A study of tree rings provided Thursday the most detailed record yet of at least four epic droughts that hit Asia over the past millennium, including one that helped end China's Ming Dynasty in 1644.
Data collected over the past 15 years for the study is expected to help scientists understand how climate change can unleash large-scale weather disruptions.
Any drastic shifts to the seasonal monsoon rains in Asia, which feed nearly half the world's population by helping crops grow, could have serious socio-economic consequences, according to scientists at Columbia University's Lamont-Doherty Earth Observatory.
They mapped out past droughts and their relative severity by sampling the wood of thousands of ancient trees across Asia. Among them was a drought that caused tens of millions of people to starve to death in the late 1870s.
"Global climate models fail to accurately simulate the Asian monsoon, and these limitations have hampered our ability to plan for future, potentially rapid and heretofore unexpected shifts in a warming world," said lead author Edward Cook, head of Lamont's Tree Ring Lab.
Prior to the study, published in Friday's edition of Science, reliable instrumental data collected in Asia - such as temperature, rain accumulations and winds - only dated back to 1950.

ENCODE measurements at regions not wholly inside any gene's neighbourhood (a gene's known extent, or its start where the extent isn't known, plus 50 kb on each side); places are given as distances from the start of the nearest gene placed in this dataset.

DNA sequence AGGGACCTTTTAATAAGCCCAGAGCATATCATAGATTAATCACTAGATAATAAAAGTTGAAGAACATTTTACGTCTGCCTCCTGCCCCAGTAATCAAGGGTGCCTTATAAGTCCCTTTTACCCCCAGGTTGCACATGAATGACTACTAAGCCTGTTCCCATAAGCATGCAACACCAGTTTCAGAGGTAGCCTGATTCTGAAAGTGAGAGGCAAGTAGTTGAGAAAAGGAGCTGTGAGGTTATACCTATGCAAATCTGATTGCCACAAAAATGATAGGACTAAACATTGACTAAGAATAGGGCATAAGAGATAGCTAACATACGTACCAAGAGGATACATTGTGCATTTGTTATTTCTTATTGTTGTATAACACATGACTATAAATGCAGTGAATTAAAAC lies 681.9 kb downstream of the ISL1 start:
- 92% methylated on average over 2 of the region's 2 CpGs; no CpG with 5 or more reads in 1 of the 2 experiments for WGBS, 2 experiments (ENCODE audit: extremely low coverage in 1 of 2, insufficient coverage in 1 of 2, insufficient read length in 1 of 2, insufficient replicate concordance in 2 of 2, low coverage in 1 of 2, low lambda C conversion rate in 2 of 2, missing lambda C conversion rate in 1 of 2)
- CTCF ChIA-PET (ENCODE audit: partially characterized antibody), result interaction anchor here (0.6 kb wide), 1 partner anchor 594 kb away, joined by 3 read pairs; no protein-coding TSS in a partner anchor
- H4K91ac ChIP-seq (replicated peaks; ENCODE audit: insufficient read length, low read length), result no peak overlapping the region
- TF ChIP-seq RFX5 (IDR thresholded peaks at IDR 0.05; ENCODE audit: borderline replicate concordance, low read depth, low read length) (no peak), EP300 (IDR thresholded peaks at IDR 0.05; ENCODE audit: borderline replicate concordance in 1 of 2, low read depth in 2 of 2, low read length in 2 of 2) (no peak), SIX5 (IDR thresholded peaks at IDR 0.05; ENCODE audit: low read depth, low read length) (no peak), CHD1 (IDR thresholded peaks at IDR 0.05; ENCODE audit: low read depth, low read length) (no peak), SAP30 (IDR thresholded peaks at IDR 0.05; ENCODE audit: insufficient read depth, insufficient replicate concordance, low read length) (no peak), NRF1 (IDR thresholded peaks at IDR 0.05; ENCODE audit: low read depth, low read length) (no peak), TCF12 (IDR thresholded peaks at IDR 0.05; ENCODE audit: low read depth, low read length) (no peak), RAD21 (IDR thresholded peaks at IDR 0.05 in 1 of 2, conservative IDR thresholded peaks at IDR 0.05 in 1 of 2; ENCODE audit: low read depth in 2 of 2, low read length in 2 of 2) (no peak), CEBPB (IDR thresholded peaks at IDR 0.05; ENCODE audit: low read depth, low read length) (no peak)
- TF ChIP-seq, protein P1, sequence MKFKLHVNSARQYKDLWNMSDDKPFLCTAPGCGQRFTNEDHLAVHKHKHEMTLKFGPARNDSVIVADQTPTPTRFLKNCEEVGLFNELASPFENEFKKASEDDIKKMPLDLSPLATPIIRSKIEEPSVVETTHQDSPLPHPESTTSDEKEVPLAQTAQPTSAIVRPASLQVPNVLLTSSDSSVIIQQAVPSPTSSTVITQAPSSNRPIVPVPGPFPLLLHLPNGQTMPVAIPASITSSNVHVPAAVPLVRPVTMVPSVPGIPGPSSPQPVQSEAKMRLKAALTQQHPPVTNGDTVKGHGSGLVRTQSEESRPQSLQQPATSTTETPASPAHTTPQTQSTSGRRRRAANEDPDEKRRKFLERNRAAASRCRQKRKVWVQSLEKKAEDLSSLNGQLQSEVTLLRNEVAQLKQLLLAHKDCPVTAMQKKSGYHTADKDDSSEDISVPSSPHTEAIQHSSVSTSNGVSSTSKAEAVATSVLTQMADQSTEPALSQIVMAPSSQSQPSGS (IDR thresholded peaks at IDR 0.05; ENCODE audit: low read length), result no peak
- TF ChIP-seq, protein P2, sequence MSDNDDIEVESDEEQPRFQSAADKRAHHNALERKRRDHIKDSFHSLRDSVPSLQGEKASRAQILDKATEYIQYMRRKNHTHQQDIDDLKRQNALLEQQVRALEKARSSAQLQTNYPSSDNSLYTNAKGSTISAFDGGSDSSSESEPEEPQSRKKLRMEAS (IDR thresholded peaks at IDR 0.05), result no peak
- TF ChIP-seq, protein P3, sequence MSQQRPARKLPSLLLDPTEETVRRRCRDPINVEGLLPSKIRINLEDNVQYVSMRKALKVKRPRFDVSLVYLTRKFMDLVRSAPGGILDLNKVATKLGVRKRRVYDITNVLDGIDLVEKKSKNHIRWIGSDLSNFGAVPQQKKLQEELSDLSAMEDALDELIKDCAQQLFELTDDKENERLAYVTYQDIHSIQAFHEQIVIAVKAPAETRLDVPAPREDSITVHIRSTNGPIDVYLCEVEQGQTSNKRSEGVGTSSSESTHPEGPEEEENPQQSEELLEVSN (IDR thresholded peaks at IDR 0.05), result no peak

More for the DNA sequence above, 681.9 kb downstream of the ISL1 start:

The scientists pointed to some evidence that monsoon changes are driven at least in part by variations in sea-surface temperatures, with some speculation but no certainty that warming global temperatures could modify and possibly intensify these cycles.
The tree-ring records suggested that climate may have played an important roll in the fall of China's Ming dynasty in 1644, by providing additional evidence of a severe drought already referenced in some historical Chinese texts as the worst in five centuries at the time.
According to the study, the drought occurred at some point between 1638 and 1641, most severely in northeastern China close to Beijing. It is believed to have helped fuel rebellions by farmers that eventually contributed to the Ming dynasty's fall.
Southern China is currently experiencing its worst drought in nearly a century.
Rainfall determines the width of the annual growth rings of some tree species. The researchers' trek across Asia to find trees old enough for long-term records took them to over 300 sites, to Siberia, Indonesia, northern Australia, Pakistan and as far east as Japan.
"It's everything from lowland rainforests to high in the Himalayas," said study coauthor Kevin Anchukaitis, a Lamont tree ring scientist.
"You have a tremendous diversity of environment, climate influences and species."
University of Hawaii meteorologist Bin Wang said the tree-ring atlas is valuable to monsoon forecasters, allowing them to detect short-term and long-term patterns thanks to the detailed spatial areas and the length of the record.Reuse content